Chris Nelder has an article at Resilience.org which includes an interesting graph of the IEA's view of the Levelised Cost Of Energy (LCOE) for various power sources - Wind to Double and Solar to Triple in 6 Years, Says IEA.
With this report, IEA joins a number of other agencies in forecasting that onshore wind and solar PV “have reached, or are approaching, competitiveness in a number of markets without generation-based incentives.” While the levelized cost of generation (LCOE) from renewables is generally still higher than that of new fossil-fueled power plants, the claims that renewables are too expensive or that they can’t compete without subsidies will soon be dead and buried. In Spain, Italy, southern Germany, southern California, Australia, Denmark, and certain other market segments, the LCOE of solar PV is already cheaper than retail electricity prices.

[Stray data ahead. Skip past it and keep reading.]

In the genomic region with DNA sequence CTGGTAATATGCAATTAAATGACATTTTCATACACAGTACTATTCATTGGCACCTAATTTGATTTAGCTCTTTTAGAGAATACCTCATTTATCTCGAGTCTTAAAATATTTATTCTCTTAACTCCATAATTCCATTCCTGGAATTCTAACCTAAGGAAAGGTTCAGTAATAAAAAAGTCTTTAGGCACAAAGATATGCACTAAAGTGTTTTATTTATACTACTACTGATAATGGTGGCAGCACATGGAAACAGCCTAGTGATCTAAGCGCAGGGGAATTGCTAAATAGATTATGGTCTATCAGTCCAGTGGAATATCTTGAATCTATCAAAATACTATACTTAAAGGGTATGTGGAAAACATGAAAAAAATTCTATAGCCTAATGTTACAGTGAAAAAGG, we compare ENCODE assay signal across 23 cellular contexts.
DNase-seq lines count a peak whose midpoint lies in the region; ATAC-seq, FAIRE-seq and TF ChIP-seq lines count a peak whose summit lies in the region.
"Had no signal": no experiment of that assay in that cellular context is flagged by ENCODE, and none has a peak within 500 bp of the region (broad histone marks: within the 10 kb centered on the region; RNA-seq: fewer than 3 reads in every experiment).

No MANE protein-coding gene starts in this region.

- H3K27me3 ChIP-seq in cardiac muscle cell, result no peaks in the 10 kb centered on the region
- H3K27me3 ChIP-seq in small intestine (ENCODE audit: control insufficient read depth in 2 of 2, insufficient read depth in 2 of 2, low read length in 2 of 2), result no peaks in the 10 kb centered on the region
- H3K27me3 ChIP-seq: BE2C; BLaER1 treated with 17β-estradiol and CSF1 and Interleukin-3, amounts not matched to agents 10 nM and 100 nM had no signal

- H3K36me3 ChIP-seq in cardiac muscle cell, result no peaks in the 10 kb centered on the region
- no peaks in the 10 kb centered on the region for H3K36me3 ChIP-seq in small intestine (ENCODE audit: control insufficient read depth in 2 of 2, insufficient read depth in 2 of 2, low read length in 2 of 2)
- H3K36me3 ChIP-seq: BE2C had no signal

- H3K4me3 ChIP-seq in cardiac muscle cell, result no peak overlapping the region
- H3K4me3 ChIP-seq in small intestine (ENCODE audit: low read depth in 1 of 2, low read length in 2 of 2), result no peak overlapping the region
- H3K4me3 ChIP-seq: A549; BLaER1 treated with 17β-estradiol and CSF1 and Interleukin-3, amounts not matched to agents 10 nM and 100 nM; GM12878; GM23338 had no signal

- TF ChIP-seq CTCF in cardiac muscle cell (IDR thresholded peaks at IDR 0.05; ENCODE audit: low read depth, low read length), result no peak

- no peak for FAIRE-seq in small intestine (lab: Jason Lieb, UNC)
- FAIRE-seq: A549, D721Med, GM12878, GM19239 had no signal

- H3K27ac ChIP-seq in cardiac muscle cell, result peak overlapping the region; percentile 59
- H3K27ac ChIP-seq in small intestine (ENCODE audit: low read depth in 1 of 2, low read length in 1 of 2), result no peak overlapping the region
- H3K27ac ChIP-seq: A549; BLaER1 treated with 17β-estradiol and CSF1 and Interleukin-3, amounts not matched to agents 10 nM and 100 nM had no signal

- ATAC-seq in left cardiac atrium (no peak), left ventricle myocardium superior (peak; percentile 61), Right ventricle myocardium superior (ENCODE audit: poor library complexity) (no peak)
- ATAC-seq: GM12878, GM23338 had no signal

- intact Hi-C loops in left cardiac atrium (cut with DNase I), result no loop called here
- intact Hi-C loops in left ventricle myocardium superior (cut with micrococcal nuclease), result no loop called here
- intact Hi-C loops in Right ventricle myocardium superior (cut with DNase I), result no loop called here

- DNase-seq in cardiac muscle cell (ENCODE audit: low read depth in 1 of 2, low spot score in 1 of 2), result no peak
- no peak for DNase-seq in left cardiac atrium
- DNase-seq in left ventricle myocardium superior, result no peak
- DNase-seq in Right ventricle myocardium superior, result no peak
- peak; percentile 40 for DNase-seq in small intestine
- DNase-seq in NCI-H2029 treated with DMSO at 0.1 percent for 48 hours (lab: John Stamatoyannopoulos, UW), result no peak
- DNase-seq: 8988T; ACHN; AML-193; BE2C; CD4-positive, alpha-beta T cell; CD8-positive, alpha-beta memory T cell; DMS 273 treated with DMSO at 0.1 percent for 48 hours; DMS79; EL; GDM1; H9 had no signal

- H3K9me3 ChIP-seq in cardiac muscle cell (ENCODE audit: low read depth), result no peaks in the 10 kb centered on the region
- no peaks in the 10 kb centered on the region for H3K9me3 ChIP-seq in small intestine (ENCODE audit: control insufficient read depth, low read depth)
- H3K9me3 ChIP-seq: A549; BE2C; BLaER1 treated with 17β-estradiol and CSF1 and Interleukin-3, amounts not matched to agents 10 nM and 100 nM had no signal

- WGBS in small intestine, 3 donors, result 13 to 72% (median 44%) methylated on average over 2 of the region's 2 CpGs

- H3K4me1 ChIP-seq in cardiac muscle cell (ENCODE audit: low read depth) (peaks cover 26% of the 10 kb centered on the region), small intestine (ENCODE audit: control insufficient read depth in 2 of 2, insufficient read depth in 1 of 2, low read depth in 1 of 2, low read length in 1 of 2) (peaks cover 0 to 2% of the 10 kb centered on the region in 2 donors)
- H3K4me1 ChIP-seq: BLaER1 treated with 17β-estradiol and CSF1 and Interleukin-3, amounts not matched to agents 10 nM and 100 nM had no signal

However, it’s important to recognize that the competitiveness of renewables is enormously dependent on their specific locations, and on the grid power mix in those areas. For example, the IEA notes that the LCOE of onshore wind is competitive with new gas-fired plants in Brazil, Chile, and Mexico, but not in the U.S., where gas is currently extraordinarily cheap. (If natural gas prices in the U.S. were to return to levels last seen a few years ago, wind would be cheaper.)
In Australia, wind is competitive with new coal- and gas-fired plants with carbon pricing, but only the best wind sites can compete without it. In oil-exporting countries of the Middle East, solar PV is cheaper than burning oil for power generation, because the value of exported oil is so much higher. And so on.